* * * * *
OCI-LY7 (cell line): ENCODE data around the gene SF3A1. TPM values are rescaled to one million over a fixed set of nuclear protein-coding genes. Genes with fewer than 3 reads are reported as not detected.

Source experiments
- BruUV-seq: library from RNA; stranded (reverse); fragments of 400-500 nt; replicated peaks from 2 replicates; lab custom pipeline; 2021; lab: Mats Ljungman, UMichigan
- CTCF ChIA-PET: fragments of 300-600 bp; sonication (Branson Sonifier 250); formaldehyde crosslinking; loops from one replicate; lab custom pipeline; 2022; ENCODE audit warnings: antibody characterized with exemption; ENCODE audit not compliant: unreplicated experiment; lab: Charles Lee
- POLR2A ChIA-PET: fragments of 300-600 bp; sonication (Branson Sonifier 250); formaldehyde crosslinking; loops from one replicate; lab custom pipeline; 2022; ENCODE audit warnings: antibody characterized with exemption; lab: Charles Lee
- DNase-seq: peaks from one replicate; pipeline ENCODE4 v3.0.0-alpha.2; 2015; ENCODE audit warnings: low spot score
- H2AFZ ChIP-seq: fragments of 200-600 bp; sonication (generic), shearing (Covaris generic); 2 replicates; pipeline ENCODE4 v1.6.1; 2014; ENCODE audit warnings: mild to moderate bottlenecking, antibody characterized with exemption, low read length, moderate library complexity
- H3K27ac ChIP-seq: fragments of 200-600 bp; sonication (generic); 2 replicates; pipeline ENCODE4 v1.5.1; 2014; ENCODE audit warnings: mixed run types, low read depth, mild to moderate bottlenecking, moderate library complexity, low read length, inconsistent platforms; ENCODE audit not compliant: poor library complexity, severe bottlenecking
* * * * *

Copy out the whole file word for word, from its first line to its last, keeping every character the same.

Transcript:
OCI-LY7 (cell line): ENCODE data around the gene SF3A1. TPM values are rescaled to one million over a fixed set of nuclear protein-coding genes. Genes with fewer than 3 reads are reported as not detected.

Source experiments
- BruUV-seq: library from RNA; stranded (reverse); fragments of 400-500 nt; replicated peaks from 2 replicates; lab custom pipeline; 2021; lab: Mats Ljungman, UMichigan
- CTCF ChIA-PET: fragments of 300-600 bp; sonication (Branson Sonifier 250); formaldehyde crosslinking; loops from one replicate; lab custom pipeline; 2022; ENCODE audit warnings: antibody characterized with exemption; ENCODE audit not compliant: unreplicated experiment; lab: Charles Lee
- POLR2A ChIA-PET: fragments of 300-600 bp; sonication (Branson Sonifier 250); formaldehyde crosslinking; loops from one replicate; lab custom pipeline; 2022; ENCODE audit warnings: antibody characterized with exemption; lab: Charles Lee
- DNase-seq: peaks from one replicate; pipeline ENCODE4 v3.0.0-alpha.2; 2015; ENCODE audit warnings: low spot score
- H2AFZ ChIP-seq: fragments of 200-600 bp; sonication (generic), shearing (Covaris generic); 2 replicates; pipeline ENCODE4 v1.6.1; 2014; ENCODE audit warnings: mild to moderate bottlenecking, antibody characterized with exemption, low read length, moderate library complexity
- H3K27ac ChIP-seq: fragments of 200-600 bp; sonication (generic); 2 replicates; pipeline ENCODE4 v1.5.1; 2014; ENCODE audit warnings: mixed run types, low read depth, mild to moderate bottlenecking, moderate library complexity, low read length, inconsistent platforms; ENCODE audit not compliant: poor library complexity, severe bottlenecking